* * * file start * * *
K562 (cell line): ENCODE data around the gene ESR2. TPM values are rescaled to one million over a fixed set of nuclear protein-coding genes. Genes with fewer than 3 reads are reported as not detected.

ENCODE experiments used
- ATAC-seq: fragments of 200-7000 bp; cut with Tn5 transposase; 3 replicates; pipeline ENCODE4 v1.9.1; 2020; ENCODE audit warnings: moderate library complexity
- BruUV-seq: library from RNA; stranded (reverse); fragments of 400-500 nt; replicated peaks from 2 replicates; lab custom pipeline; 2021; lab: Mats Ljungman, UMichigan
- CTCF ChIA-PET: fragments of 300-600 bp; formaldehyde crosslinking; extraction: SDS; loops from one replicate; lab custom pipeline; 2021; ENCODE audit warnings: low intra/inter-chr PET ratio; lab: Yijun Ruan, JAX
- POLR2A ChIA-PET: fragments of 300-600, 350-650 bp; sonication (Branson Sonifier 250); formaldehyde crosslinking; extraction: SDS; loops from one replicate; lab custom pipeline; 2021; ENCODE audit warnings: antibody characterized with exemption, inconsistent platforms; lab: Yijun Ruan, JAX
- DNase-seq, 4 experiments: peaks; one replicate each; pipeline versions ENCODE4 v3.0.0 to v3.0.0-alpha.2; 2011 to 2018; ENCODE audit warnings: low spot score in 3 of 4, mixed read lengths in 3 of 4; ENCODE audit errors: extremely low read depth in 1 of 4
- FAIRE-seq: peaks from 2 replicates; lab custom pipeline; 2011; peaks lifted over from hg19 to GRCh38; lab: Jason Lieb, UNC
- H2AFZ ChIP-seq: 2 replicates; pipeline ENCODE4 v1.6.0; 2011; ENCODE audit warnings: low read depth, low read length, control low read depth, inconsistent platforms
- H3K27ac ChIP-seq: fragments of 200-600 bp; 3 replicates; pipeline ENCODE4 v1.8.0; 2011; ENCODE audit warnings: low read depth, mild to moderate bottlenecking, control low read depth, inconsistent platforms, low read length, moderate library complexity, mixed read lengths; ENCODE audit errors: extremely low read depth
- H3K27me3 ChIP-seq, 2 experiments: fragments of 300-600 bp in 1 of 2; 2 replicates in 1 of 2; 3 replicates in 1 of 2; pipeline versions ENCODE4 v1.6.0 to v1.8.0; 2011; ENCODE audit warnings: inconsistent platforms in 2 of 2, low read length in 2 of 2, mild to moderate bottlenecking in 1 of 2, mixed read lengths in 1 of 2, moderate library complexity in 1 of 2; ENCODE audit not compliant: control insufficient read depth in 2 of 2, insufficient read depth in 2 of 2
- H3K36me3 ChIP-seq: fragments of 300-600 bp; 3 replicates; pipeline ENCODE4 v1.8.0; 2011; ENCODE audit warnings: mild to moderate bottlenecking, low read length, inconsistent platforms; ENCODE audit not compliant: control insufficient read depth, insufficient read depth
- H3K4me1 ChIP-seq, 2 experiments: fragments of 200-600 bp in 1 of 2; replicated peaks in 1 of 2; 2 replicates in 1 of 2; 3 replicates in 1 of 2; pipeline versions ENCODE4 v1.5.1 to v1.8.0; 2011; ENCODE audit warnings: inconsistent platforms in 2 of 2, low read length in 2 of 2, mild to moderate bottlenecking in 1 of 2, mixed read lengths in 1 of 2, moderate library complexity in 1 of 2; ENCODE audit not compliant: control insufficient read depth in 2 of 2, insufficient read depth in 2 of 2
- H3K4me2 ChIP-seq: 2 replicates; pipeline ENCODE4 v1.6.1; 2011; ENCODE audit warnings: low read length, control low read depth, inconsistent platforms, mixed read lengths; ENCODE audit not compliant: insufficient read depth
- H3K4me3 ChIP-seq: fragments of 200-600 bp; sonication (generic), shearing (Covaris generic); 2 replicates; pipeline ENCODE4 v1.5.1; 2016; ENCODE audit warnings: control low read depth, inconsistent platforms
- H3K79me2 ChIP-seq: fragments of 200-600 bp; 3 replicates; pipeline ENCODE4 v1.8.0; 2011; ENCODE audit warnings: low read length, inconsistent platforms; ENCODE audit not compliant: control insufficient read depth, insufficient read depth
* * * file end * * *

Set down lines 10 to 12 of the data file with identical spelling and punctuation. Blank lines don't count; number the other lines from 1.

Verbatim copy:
- H3K27ac ChIP-seq: fragments of 200-600 bp; 3 replicates; pipeline ENCODE4 v1.8.0; 2011; ENCODE audit warnings: low read depth, mild to moderate bottlenecking, control low read depth, inconsistent platforms, low read length, moderate library complexity, mixed read lengths; ENCODE audit errors: extremely low read depth
- H3K27me3 ChIP-seq, 2 experiments: fragments of 300-600 bp in 1 of 2; 2 replicates in 1 of 2; 3 replicates in 1 of 2; pipeline versions ENCODE4 v1.6.0 to v1.8.0; 2011; ENCODE audit warnings: inconsistent platforms in 2 of 2, low read length in 2 of 2, mild to moderate bottlenecking in 1 of 2, mixed read lengths in 1 of 2, moderate library complexity in 1 of 2; ENCODE audit not compliant: control insufficient read depth in 2 of 2, insufficient read depth in 2 of 2
- H3K36me3 ChIP-seq: fragments of 300-600 bp; 3 replicates; pipeline ENCODE4 v1.8.0; 2011; ENCODE audit warnings: mild to moderate bottlenecking, low read length, inconsistent platforms; ENCODE audit not compliant: control insufficient read depth, insufficient read depth